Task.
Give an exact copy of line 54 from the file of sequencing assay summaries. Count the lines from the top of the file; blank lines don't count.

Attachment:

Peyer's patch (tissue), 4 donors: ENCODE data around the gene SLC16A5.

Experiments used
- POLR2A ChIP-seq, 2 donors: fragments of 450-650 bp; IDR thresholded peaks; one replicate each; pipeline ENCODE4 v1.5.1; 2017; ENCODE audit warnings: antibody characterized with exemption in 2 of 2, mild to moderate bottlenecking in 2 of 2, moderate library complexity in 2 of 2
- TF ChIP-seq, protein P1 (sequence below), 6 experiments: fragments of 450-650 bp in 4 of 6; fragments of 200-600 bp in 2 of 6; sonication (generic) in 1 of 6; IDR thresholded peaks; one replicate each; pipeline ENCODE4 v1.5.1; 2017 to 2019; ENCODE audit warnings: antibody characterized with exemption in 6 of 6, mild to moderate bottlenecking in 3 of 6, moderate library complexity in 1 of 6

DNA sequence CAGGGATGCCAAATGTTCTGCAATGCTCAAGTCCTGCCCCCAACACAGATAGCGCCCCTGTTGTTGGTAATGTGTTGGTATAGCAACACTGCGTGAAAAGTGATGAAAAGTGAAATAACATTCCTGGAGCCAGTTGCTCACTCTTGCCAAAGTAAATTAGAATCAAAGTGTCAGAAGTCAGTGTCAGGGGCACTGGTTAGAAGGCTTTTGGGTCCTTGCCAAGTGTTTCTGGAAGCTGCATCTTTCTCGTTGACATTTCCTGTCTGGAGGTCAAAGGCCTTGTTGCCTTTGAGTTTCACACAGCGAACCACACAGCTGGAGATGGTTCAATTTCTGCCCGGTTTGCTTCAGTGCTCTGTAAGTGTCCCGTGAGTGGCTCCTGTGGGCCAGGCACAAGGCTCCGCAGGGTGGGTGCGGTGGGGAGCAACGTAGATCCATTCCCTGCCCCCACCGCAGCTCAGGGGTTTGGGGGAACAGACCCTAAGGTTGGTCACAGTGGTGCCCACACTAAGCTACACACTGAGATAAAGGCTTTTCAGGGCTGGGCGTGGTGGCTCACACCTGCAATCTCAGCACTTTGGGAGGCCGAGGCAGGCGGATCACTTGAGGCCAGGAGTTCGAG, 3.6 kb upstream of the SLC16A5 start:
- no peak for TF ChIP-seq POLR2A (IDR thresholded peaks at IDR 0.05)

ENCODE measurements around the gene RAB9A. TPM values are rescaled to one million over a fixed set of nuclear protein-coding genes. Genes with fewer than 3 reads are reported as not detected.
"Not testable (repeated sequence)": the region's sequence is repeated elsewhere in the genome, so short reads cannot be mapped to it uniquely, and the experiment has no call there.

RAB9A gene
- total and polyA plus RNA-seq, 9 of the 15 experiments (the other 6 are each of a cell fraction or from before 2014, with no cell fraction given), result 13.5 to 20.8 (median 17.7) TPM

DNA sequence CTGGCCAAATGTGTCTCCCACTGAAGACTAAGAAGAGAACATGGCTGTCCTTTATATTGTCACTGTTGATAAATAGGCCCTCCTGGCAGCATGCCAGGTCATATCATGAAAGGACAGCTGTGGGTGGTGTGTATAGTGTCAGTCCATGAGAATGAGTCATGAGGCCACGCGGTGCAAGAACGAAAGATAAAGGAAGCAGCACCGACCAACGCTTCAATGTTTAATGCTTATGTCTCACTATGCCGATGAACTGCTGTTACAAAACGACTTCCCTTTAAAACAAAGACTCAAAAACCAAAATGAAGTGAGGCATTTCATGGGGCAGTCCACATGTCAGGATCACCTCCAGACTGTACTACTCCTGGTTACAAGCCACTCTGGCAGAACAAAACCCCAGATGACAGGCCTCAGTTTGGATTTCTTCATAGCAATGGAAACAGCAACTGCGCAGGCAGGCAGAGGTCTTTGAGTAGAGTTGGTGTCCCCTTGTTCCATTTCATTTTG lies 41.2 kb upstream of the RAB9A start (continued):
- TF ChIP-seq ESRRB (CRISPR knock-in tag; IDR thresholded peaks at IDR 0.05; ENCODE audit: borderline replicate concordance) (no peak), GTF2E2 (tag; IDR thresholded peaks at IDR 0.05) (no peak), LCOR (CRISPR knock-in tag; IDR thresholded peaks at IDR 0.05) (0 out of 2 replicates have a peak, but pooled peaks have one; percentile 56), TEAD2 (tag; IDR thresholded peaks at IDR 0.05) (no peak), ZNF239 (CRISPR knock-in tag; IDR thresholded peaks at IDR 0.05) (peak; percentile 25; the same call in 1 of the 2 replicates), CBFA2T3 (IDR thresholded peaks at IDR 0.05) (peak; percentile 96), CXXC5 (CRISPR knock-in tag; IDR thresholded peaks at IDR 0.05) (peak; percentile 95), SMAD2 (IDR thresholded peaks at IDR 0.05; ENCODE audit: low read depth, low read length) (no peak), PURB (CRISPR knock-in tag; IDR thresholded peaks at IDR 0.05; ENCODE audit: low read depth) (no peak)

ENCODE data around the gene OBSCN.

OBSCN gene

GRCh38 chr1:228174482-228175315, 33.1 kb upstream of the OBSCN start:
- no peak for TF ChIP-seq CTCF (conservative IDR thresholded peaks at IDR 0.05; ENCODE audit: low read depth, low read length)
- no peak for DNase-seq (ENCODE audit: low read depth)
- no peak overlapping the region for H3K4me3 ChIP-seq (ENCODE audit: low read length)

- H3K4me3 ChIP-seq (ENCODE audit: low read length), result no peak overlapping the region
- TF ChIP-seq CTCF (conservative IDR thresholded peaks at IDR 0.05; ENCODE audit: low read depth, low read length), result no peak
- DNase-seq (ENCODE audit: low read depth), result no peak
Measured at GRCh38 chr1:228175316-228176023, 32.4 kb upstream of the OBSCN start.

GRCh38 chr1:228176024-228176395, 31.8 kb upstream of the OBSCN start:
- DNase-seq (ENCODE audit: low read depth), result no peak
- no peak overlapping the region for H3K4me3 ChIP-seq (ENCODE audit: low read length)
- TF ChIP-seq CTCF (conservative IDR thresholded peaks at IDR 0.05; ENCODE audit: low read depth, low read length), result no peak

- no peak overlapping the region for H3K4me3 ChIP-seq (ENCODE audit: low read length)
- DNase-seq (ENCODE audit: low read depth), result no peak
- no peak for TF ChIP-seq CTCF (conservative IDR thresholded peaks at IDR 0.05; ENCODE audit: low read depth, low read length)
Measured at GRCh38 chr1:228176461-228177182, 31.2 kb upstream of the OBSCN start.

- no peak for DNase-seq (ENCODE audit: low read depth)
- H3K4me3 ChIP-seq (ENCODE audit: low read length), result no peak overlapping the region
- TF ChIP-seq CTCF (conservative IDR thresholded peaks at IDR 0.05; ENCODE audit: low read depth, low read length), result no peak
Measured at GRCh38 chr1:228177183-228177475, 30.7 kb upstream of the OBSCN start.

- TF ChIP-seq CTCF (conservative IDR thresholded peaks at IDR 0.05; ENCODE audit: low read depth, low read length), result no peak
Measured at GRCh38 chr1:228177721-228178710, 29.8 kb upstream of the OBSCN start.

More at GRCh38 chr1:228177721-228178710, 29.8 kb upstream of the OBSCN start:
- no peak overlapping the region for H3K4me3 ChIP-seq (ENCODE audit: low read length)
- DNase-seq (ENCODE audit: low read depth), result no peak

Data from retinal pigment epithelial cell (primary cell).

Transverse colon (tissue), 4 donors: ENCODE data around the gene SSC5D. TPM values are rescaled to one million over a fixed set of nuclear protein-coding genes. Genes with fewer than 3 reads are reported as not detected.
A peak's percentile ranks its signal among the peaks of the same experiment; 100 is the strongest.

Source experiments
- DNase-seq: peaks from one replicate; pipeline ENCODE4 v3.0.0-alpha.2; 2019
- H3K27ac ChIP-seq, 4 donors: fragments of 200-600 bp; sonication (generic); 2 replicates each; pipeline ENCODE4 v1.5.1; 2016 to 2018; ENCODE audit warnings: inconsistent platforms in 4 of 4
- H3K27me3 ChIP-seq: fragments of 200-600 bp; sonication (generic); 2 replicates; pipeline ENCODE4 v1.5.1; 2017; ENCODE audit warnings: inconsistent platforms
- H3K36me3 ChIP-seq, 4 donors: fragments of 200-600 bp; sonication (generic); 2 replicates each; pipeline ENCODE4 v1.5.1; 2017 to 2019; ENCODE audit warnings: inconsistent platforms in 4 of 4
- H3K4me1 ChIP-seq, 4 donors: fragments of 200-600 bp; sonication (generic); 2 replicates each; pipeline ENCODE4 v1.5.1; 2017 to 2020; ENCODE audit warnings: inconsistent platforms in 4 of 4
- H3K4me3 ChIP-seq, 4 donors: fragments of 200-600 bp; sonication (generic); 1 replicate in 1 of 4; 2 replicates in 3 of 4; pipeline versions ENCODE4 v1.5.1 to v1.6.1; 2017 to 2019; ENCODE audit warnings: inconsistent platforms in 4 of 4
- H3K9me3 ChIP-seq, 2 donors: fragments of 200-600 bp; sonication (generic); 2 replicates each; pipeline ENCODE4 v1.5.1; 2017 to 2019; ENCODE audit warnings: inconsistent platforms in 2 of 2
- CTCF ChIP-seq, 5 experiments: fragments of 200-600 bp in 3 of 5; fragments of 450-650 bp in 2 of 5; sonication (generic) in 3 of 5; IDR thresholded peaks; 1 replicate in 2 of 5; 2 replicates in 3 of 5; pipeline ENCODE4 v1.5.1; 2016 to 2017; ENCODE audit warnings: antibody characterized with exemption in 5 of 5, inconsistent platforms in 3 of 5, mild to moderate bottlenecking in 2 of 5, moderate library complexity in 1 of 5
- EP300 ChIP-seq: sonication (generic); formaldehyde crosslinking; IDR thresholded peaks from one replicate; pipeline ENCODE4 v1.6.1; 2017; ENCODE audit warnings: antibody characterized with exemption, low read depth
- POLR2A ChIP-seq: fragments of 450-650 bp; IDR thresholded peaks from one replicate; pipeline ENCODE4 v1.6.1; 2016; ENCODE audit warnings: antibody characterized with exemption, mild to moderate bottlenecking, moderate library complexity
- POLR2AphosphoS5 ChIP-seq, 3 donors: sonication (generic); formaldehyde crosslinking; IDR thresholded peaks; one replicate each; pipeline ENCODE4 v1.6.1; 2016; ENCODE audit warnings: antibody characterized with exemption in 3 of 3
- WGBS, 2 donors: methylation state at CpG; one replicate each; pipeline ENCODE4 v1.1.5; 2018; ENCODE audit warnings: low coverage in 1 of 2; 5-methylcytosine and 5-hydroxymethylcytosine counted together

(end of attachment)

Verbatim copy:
- POLR2AphosphoS5 ChIP-seq, 3 donors: sonication (generic); formaldehyde crosslinking; IDR thresholded peaks; one replicate each; pipeline ENCODE4 v1.6.1; 2016; ENCODE audit warnings: antibody characterized with exemption in 3 of 3